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What can coronavirus feel like? Aches, fever and more

EVERETT — Tyler Chism, 33, is willing to share his experience in recovering from COVID-19, the disease caused by the new coronavirus, but he’s got one serious concern.
“I really want people to take it seriously and self-isolate,” he said.
It was March 1 when he first had symptoms of what would later test positive for COVID-19 and he immediately chose to self-isolate, just in case. When interviewed nearly a month later, he was still recovering.
When he first got sick, “it just hit me like a ton of bricks,” Chism said. “All of my muscles ached and felt very stiff, and I just felt really uncomfortable. I also lost my sense of smell and taste.”
During the first bout of illness, he had a fever of 100.5 that was sporadic, changing hour by hour. Some symptoms felt different than a flu he had earlier in the year. COVID-19, for him, came with lingering chest aches as well as sharpness in his chest and lungs. Some people have gastrointestinal upset, but he did not experience that symptom. Some of those infected have a cough.
“I didn’t have (much of a) cough unless I breathed really deep,” Chism said. “My lungs stung, like I had gone for a run in the freezing cold.” 
He did not request a test at the time. He was staying away from people, and tests were scarce. As a physically active vegetarian who does not drink, he expected a clean bill of health. He thought it was a bad cold that took a turn when he resumed usual activity a bit too soon, at the three-week mark of his illness. He tested on March 12, and had to wait several days for an answer. The results showed he had the illness.
While a surprise, that news came with some relief for his choice to avoid people, except his wife, Laura, 36, who shares a home with him.
Chism works as a tourism and events coordinator for the City of Everett, and has been away from his office since Feb. 28. He continues to work from home now.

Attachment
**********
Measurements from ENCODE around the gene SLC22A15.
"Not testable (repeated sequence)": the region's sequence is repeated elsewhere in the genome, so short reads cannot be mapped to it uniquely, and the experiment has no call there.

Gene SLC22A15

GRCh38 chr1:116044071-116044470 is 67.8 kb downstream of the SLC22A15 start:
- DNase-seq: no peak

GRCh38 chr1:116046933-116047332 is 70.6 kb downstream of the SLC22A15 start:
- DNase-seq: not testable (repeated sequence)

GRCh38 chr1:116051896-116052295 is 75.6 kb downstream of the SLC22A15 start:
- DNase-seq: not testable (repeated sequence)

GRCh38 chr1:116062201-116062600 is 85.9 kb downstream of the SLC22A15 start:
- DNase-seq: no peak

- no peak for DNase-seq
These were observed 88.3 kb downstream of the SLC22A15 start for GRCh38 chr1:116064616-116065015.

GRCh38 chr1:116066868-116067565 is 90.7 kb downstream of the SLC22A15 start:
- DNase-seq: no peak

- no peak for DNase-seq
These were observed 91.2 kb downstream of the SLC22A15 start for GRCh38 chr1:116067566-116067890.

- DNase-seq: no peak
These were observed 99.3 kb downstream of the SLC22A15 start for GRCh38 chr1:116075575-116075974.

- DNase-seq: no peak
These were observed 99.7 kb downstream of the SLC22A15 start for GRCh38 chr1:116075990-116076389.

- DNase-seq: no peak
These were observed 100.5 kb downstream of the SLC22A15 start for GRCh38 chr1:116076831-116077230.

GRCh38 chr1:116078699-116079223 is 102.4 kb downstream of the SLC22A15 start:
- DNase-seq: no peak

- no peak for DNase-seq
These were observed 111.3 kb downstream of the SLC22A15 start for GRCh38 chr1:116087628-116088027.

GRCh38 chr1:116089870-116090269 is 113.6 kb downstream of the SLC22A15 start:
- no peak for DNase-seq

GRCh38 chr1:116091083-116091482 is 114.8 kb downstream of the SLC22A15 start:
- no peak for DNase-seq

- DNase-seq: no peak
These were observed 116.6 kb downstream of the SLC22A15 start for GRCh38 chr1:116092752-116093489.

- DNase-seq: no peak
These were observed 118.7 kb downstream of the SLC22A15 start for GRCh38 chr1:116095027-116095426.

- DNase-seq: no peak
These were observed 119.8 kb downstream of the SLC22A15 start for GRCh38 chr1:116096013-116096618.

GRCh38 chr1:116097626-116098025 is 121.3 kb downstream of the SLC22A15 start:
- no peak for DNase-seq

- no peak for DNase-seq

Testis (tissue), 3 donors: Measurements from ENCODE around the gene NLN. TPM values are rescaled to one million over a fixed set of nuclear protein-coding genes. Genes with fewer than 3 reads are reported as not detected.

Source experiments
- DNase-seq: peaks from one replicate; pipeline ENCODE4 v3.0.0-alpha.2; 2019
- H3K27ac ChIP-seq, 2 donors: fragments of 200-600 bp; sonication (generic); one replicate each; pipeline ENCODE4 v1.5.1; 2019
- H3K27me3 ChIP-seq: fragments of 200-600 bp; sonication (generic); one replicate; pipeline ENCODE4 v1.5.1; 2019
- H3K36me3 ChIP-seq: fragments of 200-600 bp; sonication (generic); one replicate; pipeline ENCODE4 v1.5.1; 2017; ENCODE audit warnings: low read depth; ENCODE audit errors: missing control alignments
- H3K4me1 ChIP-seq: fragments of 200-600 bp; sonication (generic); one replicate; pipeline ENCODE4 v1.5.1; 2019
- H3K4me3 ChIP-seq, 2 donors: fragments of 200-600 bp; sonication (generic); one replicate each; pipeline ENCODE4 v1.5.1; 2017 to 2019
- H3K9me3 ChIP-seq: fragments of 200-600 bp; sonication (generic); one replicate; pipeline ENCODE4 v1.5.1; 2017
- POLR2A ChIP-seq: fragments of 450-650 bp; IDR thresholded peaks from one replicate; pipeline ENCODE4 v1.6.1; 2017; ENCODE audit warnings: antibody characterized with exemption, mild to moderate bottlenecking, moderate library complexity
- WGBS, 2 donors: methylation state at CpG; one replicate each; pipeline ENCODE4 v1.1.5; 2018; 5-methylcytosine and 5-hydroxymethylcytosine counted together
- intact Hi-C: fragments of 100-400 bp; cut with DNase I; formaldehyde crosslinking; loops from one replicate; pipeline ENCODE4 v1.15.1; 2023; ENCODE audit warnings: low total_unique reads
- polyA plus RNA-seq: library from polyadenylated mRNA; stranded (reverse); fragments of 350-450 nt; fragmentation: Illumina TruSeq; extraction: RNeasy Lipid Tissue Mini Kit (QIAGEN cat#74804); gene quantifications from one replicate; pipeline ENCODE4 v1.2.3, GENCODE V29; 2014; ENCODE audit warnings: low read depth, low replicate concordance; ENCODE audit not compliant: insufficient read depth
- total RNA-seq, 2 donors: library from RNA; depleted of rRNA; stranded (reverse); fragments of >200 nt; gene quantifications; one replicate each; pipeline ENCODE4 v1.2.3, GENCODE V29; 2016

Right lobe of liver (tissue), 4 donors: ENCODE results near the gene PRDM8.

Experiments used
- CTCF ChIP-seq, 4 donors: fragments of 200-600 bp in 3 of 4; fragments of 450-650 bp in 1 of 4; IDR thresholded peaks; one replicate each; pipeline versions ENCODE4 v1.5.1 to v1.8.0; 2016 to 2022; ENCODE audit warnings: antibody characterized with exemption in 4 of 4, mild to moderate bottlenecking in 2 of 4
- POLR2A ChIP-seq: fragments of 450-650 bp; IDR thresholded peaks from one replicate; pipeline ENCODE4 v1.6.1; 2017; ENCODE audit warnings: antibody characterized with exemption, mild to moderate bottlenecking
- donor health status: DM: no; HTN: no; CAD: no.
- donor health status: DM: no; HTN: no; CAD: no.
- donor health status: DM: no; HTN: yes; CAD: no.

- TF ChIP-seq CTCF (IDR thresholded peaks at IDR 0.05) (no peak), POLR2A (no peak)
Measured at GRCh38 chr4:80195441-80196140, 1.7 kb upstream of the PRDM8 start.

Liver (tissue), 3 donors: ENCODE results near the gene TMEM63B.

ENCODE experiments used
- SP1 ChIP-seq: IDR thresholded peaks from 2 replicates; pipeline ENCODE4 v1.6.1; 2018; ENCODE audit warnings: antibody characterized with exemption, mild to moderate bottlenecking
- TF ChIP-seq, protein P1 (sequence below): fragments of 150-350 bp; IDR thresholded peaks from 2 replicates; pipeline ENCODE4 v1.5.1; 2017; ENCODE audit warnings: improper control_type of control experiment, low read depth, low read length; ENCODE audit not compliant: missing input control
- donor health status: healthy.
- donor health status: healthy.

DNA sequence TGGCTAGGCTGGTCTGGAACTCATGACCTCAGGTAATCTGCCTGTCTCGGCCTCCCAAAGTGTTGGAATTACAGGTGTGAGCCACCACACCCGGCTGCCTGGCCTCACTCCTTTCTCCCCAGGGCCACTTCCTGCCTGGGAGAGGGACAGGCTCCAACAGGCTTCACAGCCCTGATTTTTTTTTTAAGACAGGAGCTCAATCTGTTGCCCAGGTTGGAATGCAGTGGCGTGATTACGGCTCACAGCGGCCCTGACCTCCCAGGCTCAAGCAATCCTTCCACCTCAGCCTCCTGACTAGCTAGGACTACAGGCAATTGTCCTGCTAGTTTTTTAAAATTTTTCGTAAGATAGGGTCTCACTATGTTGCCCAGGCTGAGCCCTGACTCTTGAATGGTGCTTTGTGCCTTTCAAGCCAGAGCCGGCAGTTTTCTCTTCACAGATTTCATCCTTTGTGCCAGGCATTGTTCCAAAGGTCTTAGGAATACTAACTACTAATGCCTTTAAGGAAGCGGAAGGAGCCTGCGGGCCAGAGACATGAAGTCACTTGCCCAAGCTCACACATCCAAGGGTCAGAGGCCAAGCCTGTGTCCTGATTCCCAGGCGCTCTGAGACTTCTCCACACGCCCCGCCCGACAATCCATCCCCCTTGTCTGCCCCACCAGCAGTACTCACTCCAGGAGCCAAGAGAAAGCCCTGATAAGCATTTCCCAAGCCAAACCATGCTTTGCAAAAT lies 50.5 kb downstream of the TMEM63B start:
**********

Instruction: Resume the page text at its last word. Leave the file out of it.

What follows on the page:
He said, for him, “the fever has been the worst part of it — in bed, feeling helpless.” He was sleeping 10 hours at a time.
Still on the mend a month later, he was past earlier symptoms but waiting for his energy level to return to normal. He was cleared to be in public places by a health official just prior to Gov. Jay Inslee’s “Stay Home, Stay Healthy” orders, but avoided public spaces anyway out of concern for spreading the illness.
They also said to assume he could get it again. Data on the virus is not yet clear on whether a one-time illness creates immunity for a second round.
Researchers worldwide are putting vaccines and medications through clinical trials to treat, cure or prevent COVID-19. One vaccine started March 16 in Seattle. Doctors await data on the virus and its medical match.
Chism is an optimist, but has his worries: his elderly dad, and as his wife goes through the illness and what symptoms will arise for her. He is also worried about “the health of my family and neighbors (and) the healthcare workers on the front lines of the pandemic.”
For the community, he’s concerned about the financial state of the city of Everett, which many have worked so hard to build. He worries if the events this spring and summer will happen, and how businesses will remain open.
Chism just celebrated a birthday in the midst of it all. For his 33rd birthday on March 15, he and his wife took a picnic to Deception Pass and “we ate lunch with the windows rolled up,” he said.
Chism has gratitude for how it played out for him.
“I don’t want to downplay it,” Chism said. “I seemed to have recovered fine so far, but that doesn’t mean other people in our community will. Let’s keep the elderly and immunocompromised in our minds when we make decisions about leaving the house.”

 

  

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